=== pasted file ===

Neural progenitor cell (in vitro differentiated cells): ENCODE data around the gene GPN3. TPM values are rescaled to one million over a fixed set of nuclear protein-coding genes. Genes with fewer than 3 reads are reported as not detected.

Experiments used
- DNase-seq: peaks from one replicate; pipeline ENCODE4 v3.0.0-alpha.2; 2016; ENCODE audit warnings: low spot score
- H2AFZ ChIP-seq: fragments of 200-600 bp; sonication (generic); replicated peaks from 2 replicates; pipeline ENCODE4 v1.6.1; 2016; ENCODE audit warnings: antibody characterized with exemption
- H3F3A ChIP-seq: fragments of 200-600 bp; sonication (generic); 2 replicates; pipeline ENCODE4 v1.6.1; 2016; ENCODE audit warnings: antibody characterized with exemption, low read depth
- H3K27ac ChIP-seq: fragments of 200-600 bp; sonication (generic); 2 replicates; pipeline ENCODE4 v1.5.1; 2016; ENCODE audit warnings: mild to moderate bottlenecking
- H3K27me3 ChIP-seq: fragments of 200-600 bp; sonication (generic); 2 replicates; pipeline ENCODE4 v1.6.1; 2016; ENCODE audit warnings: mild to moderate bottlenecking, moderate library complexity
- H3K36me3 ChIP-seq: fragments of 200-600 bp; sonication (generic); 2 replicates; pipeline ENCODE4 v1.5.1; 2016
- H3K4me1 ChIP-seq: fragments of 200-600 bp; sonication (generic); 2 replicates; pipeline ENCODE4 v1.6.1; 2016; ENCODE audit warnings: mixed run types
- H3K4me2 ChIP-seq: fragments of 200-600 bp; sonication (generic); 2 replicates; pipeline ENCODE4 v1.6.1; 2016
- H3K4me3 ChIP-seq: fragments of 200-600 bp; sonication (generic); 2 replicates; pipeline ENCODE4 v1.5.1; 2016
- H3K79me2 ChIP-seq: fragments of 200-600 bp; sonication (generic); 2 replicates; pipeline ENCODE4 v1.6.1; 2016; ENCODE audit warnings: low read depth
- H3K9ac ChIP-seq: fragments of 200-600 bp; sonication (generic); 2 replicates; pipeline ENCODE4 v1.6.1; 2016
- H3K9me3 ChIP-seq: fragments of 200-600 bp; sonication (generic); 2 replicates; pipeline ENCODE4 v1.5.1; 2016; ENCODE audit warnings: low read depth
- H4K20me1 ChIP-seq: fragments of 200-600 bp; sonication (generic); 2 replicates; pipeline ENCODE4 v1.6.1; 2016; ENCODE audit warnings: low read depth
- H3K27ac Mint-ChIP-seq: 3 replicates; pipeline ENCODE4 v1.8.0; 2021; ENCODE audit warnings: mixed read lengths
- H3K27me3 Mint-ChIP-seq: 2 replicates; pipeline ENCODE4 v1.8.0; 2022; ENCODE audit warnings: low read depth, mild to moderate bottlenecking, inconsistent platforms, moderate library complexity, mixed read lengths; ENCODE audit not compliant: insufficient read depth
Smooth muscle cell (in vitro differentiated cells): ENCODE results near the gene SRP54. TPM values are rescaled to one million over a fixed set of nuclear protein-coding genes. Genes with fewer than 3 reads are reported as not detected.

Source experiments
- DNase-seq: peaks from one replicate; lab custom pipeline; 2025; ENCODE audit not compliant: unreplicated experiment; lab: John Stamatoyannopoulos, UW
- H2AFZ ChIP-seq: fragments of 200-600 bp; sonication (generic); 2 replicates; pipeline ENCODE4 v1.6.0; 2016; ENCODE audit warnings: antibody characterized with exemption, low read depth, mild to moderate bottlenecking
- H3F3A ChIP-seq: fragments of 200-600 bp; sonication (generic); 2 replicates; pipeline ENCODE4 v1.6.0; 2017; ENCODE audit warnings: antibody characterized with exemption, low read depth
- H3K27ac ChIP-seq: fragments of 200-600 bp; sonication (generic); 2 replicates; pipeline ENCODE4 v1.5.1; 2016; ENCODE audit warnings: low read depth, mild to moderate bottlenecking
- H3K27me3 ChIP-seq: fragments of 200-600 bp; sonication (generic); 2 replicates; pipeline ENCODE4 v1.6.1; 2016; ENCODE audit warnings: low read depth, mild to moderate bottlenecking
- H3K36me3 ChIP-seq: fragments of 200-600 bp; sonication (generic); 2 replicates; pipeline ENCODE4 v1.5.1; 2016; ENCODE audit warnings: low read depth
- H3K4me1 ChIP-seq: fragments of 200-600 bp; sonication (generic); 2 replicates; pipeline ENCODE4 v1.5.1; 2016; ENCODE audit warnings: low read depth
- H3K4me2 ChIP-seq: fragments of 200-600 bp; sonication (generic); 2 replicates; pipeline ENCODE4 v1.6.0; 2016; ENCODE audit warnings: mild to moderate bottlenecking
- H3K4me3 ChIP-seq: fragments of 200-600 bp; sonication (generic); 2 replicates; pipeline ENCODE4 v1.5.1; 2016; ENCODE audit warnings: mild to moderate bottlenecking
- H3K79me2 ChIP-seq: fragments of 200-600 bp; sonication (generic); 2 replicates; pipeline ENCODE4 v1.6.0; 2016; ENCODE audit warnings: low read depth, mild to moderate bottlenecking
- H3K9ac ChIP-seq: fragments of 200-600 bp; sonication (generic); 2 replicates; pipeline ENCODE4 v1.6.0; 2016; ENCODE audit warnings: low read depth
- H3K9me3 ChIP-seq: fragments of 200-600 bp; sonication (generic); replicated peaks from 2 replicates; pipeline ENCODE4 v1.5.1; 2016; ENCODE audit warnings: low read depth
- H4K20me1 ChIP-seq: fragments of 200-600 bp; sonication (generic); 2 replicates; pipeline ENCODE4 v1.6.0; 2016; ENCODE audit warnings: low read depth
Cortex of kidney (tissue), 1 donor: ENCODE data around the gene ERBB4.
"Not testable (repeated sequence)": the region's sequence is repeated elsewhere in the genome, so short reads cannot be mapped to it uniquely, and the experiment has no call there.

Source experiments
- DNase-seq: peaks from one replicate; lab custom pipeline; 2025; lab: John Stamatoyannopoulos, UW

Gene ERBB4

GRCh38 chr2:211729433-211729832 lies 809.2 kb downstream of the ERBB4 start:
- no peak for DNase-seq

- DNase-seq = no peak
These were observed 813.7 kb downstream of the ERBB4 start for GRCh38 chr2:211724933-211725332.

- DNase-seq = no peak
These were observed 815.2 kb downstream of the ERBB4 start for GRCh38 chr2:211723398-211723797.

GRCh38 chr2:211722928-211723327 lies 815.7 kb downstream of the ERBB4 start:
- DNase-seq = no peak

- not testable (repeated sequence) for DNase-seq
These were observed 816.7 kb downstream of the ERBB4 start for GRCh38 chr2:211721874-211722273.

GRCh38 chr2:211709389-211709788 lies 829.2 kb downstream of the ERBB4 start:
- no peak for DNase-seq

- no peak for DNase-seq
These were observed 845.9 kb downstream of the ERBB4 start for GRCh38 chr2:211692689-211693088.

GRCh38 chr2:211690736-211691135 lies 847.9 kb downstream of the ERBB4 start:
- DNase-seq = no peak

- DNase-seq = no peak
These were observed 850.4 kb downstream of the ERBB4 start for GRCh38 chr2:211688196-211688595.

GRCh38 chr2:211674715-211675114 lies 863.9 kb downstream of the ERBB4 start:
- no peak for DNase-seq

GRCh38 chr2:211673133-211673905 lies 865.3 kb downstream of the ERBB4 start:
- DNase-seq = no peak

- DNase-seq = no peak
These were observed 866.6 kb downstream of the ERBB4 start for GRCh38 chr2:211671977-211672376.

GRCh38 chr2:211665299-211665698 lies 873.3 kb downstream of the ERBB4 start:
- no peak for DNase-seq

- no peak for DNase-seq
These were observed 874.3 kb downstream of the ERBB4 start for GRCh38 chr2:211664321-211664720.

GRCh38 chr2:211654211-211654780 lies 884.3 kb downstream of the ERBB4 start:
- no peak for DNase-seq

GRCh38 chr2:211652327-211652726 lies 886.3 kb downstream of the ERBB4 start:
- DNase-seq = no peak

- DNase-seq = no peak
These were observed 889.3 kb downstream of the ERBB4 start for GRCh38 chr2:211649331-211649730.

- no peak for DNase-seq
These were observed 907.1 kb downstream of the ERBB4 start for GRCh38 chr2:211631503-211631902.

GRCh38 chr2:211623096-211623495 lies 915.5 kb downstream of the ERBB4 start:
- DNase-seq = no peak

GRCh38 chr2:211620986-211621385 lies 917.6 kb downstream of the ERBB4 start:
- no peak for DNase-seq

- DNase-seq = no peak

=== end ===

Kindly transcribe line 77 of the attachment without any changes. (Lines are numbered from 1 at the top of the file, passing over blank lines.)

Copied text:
- no peak for DNase-seq